Archway tube station
Main entrance on Junction Road
Location of Archway in Greater London
|Managed by||London Underground|
|Number of platforms||2|
|Fare zone||2 and 3|
|OSI||Upper Holloway |
|London Underground annual entry and exit|
|Original company||Charing Cross, Euston and Hampstead Railway|
|22 June 1907||Opened as Highgate; terminus of line|
|11 June 1939||Renamed Archway (Highgate)|
|3 July 1939||Line extended to East Finchley|
|19 January 1941||Renamed Highgate (Archway)|
|December 1947||Renamed Archway|
|Lists of stations|
|London Transport portalCoordinates:|
Archway is a London Underground station in Archway, north London, underneath the Archway Tower, at the intersection of Holloway Road, Highgate Hill, Junction Road and Archway Road. It is on the High Barnet branch of the Northern line, between Highgate and Tufnell Park. It is in both Travelcard zones 2 and 3.
When constructed, the area was simply the northern end of Holloway Road and had no specific name but, in the hope of attracting patronage, the terminus was originally named Highgate after the village up the hill. At the time of the station's construction the first cable car in Europe operated non-stop up Highgate Hill to the village from outside the Archway Tavern, and this name was also considered for the station. It was opened as one of the northern terminals of what was then the Charing Cross, Euston & Hampstead Railway (CCE&HR) and, as with other tube stations, soon gave its name to the local area.
In 1930 the station was upgraded with escalators to replace the original lifts and the secondary entrance was replaced with a modern design by Charles Holden, virtually identical to one he built at the same time at Hammersmith. Holden's station was replaced in the 1970s.
In 1939, the line was extended to Great Northern Railway's station at Highgate, and later to East Finchley station as part of the New Works Programme. The station was renamed Highgate (Archway) (after the nearby road bridge over the deep cutting containing Archway Road), then Archway (Highgate), before becoming simply Archway with the Highgate name being reassigned to the new station constructed beneath the London and North Eastern Railway (LNER) surface station of the same name. The layout of the platforms and underground passenger areas still reflect the station's former role as a terminus.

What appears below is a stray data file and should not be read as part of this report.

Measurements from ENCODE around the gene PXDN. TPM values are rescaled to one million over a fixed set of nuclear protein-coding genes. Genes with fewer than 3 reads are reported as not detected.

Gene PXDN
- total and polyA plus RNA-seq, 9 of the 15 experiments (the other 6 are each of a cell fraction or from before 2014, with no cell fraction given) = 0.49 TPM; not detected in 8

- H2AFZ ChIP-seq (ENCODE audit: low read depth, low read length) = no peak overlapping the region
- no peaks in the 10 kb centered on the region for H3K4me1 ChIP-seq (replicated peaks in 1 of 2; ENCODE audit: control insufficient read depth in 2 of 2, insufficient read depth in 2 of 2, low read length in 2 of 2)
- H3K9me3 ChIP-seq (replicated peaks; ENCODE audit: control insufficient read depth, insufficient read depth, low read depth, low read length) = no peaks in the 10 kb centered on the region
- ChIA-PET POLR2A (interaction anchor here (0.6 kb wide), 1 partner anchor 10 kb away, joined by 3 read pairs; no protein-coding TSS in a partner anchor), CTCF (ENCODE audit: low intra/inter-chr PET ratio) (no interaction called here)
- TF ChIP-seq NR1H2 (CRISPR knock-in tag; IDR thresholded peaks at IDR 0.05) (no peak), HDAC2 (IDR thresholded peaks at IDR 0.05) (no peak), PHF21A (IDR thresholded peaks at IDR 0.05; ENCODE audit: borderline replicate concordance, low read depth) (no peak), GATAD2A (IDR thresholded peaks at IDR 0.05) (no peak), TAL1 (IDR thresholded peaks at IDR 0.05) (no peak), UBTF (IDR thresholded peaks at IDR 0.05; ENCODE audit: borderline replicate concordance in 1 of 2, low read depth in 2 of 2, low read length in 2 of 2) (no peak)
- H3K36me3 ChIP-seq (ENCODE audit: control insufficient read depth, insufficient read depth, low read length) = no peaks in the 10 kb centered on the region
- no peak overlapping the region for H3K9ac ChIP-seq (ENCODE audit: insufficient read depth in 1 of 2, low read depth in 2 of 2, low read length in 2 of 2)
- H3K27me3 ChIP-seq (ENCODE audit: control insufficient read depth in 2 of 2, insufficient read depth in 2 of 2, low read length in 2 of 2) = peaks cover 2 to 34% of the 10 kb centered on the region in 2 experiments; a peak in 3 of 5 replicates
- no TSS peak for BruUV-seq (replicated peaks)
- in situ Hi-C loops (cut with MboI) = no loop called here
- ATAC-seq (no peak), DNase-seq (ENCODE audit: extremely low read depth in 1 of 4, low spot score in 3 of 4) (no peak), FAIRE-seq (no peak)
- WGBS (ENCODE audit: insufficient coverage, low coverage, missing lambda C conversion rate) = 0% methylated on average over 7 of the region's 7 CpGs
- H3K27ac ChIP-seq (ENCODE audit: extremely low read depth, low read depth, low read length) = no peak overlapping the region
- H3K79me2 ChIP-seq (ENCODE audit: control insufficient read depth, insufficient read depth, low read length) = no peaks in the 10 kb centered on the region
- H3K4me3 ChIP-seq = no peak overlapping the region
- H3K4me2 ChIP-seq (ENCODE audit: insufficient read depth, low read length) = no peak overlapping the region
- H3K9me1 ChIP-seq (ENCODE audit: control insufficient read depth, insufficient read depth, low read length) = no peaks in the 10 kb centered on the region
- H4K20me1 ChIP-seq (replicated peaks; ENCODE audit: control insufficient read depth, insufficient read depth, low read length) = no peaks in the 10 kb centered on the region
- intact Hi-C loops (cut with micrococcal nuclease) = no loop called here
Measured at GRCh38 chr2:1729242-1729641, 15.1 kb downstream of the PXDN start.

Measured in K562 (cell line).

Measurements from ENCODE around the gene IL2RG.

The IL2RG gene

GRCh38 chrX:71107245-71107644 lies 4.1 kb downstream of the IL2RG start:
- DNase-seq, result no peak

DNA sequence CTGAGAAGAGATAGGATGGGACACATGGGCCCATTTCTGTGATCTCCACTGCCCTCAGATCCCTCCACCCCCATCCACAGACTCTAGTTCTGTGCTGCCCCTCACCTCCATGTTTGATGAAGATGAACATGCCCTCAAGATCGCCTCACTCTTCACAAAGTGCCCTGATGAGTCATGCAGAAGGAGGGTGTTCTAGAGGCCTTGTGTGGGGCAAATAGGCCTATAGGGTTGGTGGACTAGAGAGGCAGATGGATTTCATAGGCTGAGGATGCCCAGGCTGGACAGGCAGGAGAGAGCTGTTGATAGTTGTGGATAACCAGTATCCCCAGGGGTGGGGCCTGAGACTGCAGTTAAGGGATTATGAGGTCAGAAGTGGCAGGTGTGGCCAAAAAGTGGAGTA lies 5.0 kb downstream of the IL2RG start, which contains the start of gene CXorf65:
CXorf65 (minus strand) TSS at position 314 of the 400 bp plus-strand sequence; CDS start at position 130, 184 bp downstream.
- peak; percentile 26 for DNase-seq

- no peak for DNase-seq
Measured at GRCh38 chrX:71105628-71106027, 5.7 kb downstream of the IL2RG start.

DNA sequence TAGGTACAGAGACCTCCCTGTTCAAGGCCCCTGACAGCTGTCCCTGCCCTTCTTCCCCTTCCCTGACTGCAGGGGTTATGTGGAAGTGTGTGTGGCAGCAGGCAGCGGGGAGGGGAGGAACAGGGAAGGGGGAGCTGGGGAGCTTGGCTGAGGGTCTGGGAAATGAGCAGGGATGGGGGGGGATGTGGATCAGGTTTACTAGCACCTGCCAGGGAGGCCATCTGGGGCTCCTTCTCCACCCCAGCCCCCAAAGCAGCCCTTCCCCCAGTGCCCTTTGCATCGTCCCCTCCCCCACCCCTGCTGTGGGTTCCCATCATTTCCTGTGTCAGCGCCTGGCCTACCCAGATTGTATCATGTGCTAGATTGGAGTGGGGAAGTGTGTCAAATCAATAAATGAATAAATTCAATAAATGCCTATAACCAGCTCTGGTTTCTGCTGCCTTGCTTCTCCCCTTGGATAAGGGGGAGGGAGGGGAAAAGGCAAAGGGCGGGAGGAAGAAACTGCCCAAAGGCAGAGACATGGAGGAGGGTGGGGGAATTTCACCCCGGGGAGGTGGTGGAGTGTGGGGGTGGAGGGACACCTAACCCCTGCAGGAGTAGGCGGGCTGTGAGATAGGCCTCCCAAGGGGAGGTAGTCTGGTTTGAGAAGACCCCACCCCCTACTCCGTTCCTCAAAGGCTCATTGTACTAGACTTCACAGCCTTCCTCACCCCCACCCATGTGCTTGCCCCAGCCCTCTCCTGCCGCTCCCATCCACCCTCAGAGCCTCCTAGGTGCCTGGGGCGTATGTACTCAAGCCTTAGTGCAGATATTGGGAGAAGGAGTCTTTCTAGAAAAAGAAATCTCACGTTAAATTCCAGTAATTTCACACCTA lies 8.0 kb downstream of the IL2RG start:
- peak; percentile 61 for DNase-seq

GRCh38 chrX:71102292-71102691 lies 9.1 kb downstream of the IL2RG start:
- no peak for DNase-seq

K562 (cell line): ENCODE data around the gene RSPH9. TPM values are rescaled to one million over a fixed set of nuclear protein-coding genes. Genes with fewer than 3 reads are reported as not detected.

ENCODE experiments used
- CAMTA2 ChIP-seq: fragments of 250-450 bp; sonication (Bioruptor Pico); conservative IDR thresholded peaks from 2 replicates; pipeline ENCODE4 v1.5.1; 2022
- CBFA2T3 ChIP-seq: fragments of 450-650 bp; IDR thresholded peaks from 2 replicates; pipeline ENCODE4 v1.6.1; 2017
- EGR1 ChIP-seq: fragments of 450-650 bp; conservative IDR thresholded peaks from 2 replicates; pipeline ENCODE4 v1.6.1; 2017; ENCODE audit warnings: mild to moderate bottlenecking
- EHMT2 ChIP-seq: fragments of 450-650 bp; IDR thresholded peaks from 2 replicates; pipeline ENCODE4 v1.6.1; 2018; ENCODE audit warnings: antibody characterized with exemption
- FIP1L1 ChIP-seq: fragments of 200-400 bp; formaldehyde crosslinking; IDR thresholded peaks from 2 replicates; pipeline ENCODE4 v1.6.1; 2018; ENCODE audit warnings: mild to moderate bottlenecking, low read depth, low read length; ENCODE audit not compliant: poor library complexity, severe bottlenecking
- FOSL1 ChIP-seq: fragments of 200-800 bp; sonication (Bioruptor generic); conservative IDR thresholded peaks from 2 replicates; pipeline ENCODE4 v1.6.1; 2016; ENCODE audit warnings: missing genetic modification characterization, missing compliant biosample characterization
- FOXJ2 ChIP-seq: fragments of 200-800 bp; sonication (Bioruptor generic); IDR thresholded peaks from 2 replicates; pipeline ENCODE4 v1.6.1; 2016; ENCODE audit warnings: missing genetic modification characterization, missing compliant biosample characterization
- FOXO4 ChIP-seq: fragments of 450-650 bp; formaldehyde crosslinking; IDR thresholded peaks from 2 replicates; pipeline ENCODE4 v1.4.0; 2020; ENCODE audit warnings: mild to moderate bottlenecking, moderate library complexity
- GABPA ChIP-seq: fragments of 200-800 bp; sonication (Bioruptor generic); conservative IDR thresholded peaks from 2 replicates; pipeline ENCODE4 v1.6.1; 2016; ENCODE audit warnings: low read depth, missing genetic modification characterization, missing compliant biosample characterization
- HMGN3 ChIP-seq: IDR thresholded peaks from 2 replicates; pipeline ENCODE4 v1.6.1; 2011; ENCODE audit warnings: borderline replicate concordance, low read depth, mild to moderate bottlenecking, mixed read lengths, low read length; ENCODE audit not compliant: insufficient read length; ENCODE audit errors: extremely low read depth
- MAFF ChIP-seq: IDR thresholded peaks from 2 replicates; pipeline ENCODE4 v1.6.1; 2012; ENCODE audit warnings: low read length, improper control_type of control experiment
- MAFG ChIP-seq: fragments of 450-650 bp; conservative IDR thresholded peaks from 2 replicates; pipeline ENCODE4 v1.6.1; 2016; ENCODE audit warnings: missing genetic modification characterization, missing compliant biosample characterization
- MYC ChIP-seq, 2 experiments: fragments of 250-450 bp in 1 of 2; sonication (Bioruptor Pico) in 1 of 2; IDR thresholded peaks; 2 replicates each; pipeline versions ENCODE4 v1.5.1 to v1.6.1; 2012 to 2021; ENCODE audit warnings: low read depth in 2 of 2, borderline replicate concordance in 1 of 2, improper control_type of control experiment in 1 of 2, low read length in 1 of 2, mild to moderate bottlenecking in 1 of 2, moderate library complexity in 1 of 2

The platform walls once featured the distinctive and elegantly simple tiling schemes used by Holden on the underground stations constructed at this time. Cream tiles were used throughout with the station name band formed of letter shaped tiles inset into a background of cream tiles incised to accept the lettering. Similar tiling schemes can be seen at the neighbouring Highgate, as well as at Bethnal Green and the stations on the tunnelled section of the Hainault branch of the Central line (for example Gants Hill). All were built in the late 1930s/early 1940s. The tiles at Archway were replaced several years ago during retiling works.
During the tunneling of the tunnel between Archway and Highgate, a major pipe was cut through and flooded the tunnel.
- London Buses 4; 17; 41; 43; 134; 143; 210; 263; 271; 390; C11; W5 and night routes N20; N41 serve the station.
- Maps in London Overground trains, but not London Underground maps, show the station as 450m from Upper Holloway station on the Gospel Oak to Barking Line. Interchange within twenty minutes is allowed between the two stations.
|Wikimedia Commons has media related to Archway tube station.|
- "Out of Station Interchanges" (Microsoft Excel). Transport for London. May 2010. Archived from the original on 2012-03-12.
- "Multi-year station entry-and-exit figures" (XLS). London Underground station passenger usage data. Transport for London. 2014. Retrieved 27 July 2014.
- "Underground Journeys: Highgate". Royal Institute of British Architects. Retrieved 20 February 2011.
- "Out of Station Interchanges" (Microsoft Excel). Transport for London. May 2010. Archived from the original on 2012-03-12./
- London's Transport Museum Photographic Archive
- Archway station on Multimap
- Design drawing by Charles Holden and photograph, 1930s from Royal Institute of British Architects
|Preceding station||London Underground||Following station|